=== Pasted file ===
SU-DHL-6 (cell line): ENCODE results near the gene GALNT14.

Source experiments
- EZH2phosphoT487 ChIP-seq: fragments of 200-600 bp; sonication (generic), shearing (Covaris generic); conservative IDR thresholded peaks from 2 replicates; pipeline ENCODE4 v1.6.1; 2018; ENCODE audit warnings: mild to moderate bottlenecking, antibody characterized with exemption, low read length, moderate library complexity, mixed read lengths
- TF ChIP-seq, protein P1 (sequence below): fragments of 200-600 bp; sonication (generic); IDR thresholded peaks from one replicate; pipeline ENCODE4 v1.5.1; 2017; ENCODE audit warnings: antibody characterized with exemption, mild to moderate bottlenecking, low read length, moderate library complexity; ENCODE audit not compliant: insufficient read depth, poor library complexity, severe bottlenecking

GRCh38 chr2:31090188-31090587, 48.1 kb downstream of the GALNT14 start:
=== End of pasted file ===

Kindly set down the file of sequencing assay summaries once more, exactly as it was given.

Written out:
SU-DHL-6 (cell line): ENCODE results near the gene GALNT14.

Source experiments
- EZH2phosphoT487 ChIP-seq: fragments of 200-600 bp; sonication (generic), shearing (Covaris generic); conservative IDR thresholded peaks from 2 replicates; pipeline ENCODE4 v1.6.1; 2018; ENCODE audit warnings: mild to moderate bottlenecking, antibody characterized with exemption, low read length, moderate library complexity, mixed read lengths
- TF ChIP-seq, protein P1 (sequence below): fragments of 200-600 bp; sonication (generic); IDR thresholded peaks from one replicate; pipeline ENCODE4 v1.5.1; 2017; ENCODE audit warnings: antibody characterized with exemption, mild to moderate bottlenecking, low read length, moderate library complexity; ENCODE audit not compliant: insufficient read depth, poor library complexity, severe bottlenecking

GRCh38 chr2:31090188-31090587, 48.1 kb downstream of the GALNT14 start: